Icicle Shape Stranger Than Thought

Cutting-edge research reveals more than meets the icicle.
Icicle Shape Stranger
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Devin Powell, Contributor

(Inside Science) -- Look out your window at the icicles beginning to grow on the edges of roofs and car bumpers, and you might think that all icicles are shaped the same -- long, straight and pointy.

But Canadian scientists have found that subtle differences in wind and water can produce icicles with strange shapes. Using an indoor icicle-making machine, the researchers have challenged a mathematical theory claiming that all icicles tend to grow towards the idealized cone-like shape they have in cartoons.

"The ideal icicle, the mathematically-minimum icicle, is elegant and beautiful," said icicle grower Stephen Morris, a physicist at the University of Toronto. "But the reality has turned out to be much more complicated."

An icicle grows because it is wet. As water runs down the surface of an icicle in a thin film, some freezes in the cold air, and the rest drips off the tip -- which isn't actually pointy but, under a magnifying glass, concave like an upside-down cup.

At the University of Arizona, Tucson, physicist Martin Short claimed last year that all icicles tend to grow towards an ideal shape and provided the physics rules needed to explain this shape.  

Having grown up in the Southwest United States, Short has seen few icicles in his everyday life. He was inspired to study the winter phenomena after years of visiting Arizona caves and studying stalactites, which are also created by dripping water and grow downwards. 

"I found that you could predict the ideal shape of stalactites," said Short. "We decided to study the shape of icicles based on the shape of stalactites."

The secret to the icicle's long and pointy form, he suggests, is the air around it. As dripping water freezes on the surface of an icicle, it releases heat into its surroundings. In still air, this warm air should rise, forming a blanket around the icicle. The tip stays colder than the base, keeping the top from growing wider as the wet tip freezes and elongates. 

This effect, according to Short's calculations, should guide icicles towards a shape that tapers from wide to narrow according to a specific mathematic function. 

"Most icicles should have this shape," said Short. "They want to have this specific (cone-like) form."

But Morris wasn't convinced by the seven photographs of icicles Short looked at to test this theory. 

"We wanted to drive around and collect 100 icicles from roofs (to test the theory)," he said. "But that turns out to be not that easy to do."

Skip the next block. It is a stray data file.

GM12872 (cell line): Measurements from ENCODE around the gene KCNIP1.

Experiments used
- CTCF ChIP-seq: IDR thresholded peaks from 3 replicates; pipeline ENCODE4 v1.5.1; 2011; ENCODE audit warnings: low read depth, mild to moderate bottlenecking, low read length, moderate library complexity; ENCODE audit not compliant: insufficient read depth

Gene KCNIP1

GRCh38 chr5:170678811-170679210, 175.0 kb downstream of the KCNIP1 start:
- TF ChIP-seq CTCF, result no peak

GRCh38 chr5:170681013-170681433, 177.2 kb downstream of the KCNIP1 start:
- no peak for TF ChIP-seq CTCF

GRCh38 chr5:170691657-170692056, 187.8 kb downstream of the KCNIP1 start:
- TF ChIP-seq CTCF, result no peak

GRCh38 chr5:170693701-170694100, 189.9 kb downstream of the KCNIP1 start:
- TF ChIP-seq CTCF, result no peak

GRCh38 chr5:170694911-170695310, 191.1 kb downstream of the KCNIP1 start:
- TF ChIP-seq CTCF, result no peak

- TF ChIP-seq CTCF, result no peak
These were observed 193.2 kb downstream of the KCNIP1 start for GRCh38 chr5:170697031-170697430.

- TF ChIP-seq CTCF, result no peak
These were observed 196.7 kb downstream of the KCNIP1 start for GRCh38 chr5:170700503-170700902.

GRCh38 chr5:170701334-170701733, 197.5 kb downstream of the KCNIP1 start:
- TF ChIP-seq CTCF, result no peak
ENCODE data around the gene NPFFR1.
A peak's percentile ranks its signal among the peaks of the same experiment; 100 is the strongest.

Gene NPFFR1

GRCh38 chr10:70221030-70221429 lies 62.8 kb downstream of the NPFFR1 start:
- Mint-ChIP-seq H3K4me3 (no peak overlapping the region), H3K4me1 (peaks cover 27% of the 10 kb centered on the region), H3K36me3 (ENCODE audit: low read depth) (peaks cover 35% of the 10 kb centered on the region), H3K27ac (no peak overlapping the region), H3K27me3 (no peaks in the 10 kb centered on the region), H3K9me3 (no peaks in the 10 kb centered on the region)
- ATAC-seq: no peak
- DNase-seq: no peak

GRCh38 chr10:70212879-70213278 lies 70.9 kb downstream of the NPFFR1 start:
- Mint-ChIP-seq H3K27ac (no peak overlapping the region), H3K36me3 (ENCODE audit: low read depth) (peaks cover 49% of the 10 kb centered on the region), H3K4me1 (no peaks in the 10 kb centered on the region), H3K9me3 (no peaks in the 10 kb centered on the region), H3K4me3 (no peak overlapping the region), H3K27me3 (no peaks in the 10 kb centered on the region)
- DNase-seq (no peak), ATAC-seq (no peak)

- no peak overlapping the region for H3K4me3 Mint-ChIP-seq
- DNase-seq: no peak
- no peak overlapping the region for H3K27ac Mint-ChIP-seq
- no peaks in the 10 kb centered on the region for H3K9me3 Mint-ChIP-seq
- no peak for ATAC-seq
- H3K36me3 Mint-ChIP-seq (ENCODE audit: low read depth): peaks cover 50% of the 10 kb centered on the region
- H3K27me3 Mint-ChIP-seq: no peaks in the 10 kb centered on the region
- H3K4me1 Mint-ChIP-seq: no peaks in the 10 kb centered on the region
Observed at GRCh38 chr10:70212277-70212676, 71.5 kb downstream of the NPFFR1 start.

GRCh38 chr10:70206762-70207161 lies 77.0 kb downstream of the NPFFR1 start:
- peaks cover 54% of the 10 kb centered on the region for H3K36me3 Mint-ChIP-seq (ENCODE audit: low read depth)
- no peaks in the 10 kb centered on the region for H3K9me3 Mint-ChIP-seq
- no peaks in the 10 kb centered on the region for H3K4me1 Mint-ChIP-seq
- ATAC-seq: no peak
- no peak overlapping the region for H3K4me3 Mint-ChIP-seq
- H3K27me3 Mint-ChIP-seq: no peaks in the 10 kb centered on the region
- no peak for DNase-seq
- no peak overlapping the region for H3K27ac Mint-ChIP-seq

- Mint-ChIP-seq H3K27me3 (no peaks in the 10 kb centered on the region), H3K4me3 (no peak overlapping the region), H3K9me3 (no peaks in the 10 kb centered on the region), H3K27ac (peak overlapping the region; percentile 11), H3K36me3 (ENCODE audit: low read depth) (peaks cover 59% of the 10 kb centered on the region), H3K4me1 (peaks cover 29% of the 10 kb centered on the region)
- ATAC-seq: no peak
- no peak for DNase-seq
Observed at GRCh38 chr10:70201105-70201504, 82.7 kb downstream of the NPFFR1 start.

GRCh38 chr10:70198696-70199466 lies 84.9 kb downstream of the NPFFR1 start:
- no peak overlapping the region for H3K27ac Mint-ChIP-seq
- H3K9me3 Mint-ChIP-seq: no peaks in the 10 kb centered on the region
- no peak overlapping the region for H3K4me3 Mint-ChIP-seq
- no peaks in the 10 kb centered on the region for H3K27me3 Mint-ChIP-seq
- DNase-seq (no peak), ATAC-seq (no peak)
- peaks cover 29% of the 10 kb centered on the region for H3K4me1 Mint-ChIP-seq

Instead, he and Antony Szu-Han Chen built a device to grow 93 icicles under a variety of different conditions and different water sources. At the top of the device, a nozzle sprinkled water onto a growing icicle hanging from a platform that rotated rotisserie-style. The rotation, too slow to affect the shape of the icicle, helped to expose all sides of the growing icicle equally to a fan's cold breeze.

"It's like meat on a spit at a barbecue," said Morris. "We rotate it (one revolution every four minutes) to give the same treatment to all sides."

When fed by pure distilled water, the foot-and-a-half long icicles often formed points that resembled Short's predictions.

But the icicles were most cone-like not when the air was still, as theory predicted, but when the air was moving. In still air, the icicle often grew legs, forking into multiple tips. 

The type of water also affected the shape. Icicles grown from tap water tended to bend and bulge. 

Explaining this may require a closer look at these icicles, said Kazuto Ueno of the University of Quebec in Chicoutimi.

Instead of studying the overall shape of icicles, Ueno focuses on how the thin film of water freezes on the surface of an icicle. He hopes to inspire better ways to combat icing problems on power lines and aircraft wings. 

The surface of an icicle isn't always smooth. It's often covered with tiny ring-like ripples. In 2003 Ueno discovered that these ripples are always spaced the same distance apart.  

"The distance between two peaks of ripples always measures around a centimeter scale, which is almost independent of air temperature, water flow rate and airflow," said Ueno, who developed a theory to explain this based on the surface tension of the water. 

In Morris' experiments, published online to arxiv.org, these ripples appear to crawl up the sides of growing icicles as new ice is added. This was predicted by Ueno's theory, but the ripples, like the overall shape, are still not completely understood. 

By putting theories to the test, the icicle-making machine may have raised more questions than it answered. But that's all part of the scientific process for Morris, who has spent a career exposing the complexity of objects in nature -- from sand dunes to turbulent water. 

"Some say you can see the world in a grain of sand," said Morris, quoting British poet William Blake. "I can also see it in an icicle."


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Devin Powell is a freelance science journalist based in Washington, D.C. His stories have appeared in Science, Science News, New Scientist, the Washington Post, Wired and many other outlets, including The Best American Science Writing 2012 anthology.